Tobacco Settlement Maneuver: Who Wins and Loses from Another Imprudent and Confusing Transaction?

Last week the Christie administration approved a transaction that will provide over $90 million in additional tobacco settlement proceeds this year to help plug a shortfall of nearly $800 million, but the move will drain hundreds of millions of dollars in revenue from the state’s coffers later in the decade.

According to the offering statement and press reports, New Jersey will gross $96 million from bond holders as a premium for the increased value in the bonds that occurs from the state pledging the tobacco settlement proceeds from 2017 to 2023 to the bondholders. After expenses, this year’s budget will receive approximately $92 million.

But as a result New Jersey will give up over $400 million in revenue during that seven-year span just to generate the $92 million in the current budget.

The pledge of the additional proceeds will, however, result in New Jersey paying off the $1.4 billion debt 26 years earlier than expected, in 2023 rather than 2049. For the state to gain revenues for budgets after 2023, it would have to refinance the remaining bonds to reduce the current 75 percent pledge of interest to bondholders to a lower percentage. A lower pledge of settlement payments would result in more money for the 2024 budget and beyond. It is not clear if a refinancing would be viable in 2024.

Under the 1998 tobacco settlement, the tobacco companies agreed to pay participating states in perpetuity for health care costs associated with smoking. New Jersey is currently expected to receive $200 million to $250 million per year if current smoking levels are maintained.

In 2002, New Jersey sold the expected future payments to bond holders, using the over $3 billion in proceeds to balance two budgets but costing the state between $200 and $250 million a year of lost revenue thereafter. A recent refinancing of the bonds reduced the state’s pledge from 100  to 76 percent, leaving the state budget with annual revenue of about $55 million. It is this revenue that will now be handed over to bondholders between 2017 and 2023.

So who wins and loses from this latest change?


This year’s budget : The current year (FY 2014) budget shortfall gets partially addressed by the $92 million infusion. Although not technically a “winner,” the next two budgets will not be impacted since the administration chose not to pledge the higher bondholder payments until the FY 2017 budget. This transaction will only reduce revenues for two of the remaining four Christie budgets because of the delayed payments.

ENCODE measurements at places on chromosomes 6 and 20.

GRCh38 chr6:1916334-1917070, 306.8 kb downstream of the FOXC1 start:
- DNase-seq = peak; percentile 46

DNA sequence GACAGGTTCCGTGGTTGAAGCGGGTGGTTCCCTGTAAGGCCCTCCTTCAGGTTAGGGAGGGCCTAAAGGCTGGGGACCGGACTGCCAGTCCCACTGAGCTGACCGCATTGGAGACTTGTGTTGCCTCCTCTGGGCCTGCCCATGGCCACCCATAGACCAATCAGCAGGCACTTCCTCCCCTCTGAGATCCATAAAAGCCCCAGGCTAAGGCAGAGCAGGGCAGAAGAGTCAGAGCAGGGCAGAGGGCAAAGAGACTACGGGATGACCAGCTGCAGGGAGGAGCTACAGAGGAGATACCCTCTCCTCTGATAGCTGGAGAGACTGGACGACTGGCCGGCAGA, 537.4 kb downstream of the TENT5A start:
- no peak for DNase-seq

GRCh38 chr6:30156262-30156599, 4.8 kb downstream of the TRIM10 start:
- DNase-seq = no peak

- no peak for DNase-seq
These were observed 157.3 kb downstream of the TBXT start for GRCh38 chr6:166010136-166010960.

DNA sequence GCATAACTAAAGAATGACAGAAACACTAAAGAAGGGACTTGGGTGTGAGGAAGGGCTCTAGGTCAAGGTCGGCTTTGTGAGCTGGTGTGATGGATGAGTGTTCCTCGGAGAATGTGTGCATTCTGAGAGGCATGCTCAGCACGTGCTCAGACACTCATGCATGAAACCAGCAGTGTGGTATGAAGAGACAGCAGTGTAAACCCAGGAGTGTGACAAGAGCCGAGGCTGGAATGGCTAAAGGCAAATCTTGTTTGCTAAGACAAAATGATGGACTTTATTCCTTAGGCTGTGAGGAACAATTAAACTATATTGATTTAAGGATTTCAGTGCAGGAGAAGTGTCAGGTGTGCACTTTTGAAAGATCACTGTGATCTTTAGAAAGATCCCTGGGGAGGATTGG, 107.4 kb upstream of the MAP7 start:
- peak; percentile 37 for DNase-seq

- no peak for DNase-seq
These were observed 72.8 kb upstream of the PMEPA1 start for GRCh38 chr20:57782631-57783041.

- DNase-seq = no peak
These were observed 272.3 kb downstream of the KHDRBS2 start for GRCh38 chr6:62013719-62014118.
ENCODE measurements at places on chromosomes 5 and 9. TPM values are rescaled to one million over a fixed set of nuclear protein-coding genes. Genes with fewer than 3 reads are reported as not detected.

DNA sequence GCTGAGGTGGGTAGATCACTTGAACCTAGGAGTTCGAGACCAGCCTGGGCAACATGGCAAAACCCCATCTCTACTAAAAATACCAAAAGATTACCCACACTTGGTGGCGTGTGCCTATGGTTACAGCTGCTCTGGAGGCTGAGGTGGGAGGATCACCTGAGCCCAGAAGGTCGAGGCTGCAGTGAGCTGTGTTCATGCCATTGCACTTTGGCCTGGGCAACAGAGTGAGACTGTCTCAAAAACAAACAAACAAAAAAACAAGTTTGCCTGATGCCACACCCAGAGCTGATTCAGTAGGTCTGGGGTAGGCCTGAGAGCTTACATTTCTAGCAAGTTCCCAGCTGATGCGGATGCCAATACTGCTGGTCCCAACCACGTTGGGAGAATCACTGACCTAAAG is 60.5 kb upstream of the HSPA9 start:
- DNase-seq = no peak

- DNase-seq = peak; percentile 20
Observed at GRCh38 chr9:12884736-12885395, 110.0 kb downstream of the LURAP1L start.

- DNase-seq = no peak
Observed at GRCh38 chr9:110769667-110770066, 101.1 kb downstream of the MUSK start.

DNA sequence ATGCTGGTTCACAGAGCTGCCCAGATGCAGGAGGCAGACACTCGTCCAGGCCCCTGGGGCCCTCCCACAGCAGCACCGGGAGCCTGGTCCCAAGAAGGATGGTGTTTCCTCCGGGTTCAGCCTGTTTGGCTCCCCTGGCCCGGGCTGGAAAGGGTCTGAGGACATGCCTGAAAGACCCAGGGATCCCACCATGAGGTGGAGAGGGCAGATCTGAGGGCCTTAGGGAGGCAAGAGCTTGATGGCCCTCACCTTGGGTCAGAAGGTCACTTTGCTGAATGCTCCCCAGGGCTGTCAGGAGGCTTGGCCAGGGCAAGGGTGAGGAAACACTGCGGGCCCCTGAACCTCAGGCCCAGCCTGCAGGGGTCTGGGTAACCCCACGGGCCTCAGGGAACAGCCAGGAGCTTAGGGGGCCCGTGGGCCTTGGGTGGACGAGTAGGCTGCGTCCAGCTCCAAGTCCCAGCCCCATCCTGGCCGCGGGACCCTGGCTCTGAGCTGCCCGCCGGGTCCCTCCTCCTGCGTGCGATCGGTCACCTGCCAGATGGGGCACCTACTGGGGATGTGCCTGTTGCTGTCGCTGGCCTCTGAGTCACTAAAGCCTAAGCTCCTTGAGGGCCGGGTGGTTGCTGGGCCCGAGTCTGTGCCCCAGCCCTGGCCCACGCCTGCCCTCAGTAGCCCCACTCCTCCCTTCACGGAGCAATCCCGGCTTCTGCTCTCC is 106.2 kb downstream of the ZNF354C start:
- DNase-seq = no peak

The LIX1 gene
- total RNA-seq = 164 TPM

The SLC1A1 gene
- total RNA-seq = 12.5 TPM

Barclays: The global banking giant will receive between $4 and $5 million in fees for the transaction.

Current bond holders: According to press reports the price of the zero-coupon bonds tripled in the four days after the deal was announced, rising to 10.7 cents on the dollar on March 7 from about 3 cents on March 3. Ratings on the bonds increased 10 steps from CCC+ (seven steps below investment grade) to A- (investment grade). OppenheimerFunds Inc., Goldman Sachs and Columbia Management Investment Advisors are among the largest owners of these bonds, according to press reports. These bondholders are, however, paying the state $96 million up front which will offset some of the gain in the value of the bonds.

FY 2024 budgets and beyond: Assuming that the $1.4 billion in bonds are paid off by 2023 or shortly thereafter, it is possible that the state could refinance the remaining bonds and thus reduce the underlying 75 percent pledge of settlement proceeds established in 2007. This would free up more residual settlement payments for budgets after 2023. Even if there is no refinancing, maintenance of the 75 percent pledge would likely result in the remaining bonds being paid off prior to 2049 thus freeing up money in whatever year the bonds are paid off.


Seven years of future budgets: New Jersey will lose between $56 million and $67 million a year between fiscal years 2017 and 2022, and approximately $20 million in fiscal year 2023. This is money that will not be able to pay for any of the state’s needs.